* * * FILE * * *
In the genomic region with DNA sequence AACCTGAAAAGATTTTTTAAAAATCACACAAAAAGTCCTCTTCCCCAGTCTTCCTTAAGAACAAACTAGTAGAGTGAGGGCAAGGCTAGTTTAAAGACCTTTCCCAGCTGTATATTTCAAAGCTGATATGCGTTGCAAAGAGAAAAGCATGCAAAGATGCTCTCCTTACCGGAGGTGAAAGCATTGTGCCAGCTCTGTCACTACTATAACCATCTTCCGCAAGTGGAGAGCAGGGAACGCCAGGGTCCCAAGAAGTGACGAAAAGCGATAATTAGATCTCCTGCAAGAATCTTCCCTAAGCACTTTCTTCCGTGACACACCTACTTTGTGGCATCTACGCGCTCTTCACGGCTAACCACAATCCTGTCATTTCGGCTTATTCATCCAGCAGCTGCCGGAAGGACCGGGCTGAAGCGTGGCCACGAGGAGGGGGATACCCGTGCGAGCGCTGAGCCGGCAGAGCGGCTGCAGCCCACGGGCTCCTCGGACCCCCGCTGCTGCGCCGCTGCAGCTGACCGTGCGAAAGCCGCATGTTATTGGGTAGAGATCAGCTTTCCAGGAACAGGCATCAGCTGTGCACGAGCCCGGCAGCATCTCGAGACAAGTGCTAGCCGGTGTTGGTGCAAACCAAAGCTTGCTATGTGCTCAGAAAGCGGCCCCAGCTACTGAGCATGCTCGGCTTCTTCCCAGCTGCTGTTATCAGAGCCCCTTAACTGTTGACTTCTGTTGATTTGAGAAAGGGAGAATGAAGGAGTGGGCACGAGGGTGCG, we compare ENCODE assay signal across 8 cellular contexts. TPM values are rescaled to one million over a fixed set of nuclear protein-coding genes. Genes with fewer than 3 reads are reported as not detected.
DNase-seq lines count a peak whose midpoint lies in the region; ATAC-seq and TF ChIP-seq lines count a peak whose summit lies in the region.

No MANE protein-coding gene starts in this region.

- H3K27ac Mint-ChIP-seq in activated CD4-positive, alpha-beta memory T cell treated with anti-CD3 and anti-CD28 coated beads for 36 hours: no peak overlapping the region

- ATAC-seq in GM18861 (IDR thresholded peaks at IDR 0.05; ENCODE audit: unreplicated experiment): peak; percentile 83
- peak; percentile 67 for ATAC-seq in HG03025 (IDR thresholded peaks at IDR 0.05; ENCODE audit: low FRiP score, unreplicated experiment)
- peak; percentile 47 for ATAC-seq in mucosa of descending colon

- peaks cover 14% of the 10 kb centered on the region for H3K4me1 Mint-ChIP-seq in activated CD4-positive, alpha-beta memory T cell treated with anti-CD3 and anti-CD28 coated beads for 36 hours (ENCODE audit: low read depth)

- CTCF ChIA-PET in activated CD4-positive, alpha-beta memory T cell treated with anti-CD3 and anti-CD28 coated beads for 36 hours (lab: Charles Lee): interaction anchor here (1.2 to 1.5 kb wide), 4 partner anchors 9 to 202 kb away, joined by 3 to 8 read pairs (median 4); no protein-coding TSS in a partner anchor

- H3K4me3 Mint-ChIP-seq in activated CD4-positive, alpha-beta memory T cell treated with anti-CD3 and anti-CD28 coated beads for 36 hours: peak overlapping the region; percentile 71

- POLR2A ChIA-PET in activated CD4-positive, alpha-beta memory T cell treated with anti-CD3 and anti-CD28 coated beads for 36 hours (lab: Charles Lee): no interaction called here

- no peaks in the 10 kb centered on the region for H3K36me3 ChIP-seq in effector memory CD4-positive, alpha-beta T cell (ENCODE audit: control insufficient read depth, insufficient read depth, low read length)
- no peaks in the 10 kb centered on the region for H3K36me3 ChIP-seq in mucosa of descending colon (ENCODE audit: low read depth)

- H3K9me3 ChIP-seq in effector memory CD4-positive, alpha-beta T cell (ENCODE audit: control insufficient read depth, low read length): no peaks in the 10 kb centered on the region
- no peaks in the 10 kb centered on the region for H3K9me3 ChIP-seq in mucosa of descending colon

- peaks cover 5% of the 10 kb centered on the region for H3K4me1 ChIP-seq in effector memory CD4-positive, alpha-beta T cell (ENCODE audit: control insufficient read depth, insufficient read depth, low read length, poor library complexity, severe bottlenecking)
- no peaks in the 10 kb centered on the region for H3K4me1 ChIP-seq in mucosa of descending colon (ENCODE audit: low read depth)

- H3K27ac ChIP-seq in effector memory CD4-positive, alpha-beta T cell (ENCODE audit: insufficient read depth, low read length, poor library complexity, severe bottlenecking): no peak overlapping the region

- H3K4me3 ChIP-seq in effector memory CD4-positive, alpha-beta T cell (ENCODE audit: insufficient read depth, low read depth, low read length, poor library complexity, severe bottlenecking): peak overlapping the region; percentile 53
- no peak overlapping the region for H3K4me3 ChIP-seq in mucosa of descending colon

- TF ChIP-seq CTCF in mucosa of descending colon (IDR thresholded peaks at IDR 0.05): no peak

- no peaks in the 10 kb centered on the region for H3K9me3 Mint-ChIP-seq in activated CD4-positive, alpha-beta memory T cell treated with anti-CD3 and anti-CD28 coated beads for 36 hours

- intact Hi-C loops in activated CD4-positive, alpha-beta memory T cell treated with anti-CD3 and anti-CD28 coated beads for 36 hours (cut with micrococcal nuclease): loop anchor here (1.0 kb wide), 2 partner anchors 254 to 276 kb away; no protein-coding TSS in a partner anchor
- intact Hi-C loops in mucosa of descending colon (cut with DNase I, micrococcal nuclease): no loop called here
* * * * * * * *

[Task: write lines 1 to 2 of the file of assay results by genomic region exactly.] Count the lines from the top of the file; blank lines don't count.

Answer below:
In the genomic region with DNA sequence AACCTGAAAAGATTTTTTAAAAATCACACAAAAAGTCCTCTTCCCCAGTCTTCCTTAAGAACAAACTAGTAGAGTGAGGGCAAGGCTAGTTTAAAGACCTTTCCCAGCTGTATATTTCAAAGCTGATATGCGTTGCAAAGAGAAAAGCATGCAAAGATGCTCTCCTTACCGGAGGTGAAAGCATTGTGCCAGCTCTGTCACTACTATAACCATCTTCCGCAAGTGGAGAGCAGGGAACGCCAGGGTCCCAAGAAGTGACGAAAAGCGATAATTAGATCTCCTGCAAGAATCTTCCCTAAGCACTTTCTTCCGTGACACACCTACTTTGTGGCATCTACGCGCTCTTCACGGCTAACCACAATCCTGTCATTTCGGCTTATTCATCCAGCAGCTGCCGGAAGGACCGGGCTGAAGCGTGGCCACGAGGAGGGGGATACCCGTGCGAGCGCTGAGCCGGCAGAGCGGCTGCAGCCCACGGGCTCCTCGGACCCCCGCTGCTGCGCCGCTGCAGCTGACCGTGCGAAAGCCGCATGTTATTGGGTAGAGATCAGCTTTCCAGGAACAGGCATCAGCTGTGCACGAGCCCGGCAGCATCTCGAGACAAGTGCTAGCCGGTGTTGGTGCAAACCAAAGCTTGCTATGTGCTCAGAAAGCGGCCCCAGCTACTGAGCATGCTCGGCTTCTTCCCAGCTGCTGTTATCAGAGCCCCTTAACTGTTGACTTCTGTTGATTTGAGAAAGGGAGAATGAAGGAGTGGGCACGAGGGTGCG, we compare ENCODE assay signal across 8 cellular contexts. TPM values are rescaled to one million over a fixed set of nuclear protein-coding genes. Genes with fewer than 3 reads are reported as not detected.
DNase-seq lines count a peak whose midpoint lies in the region; ATAC-seq and TF ChIP-seq lines count a peak whose summit lies in the region.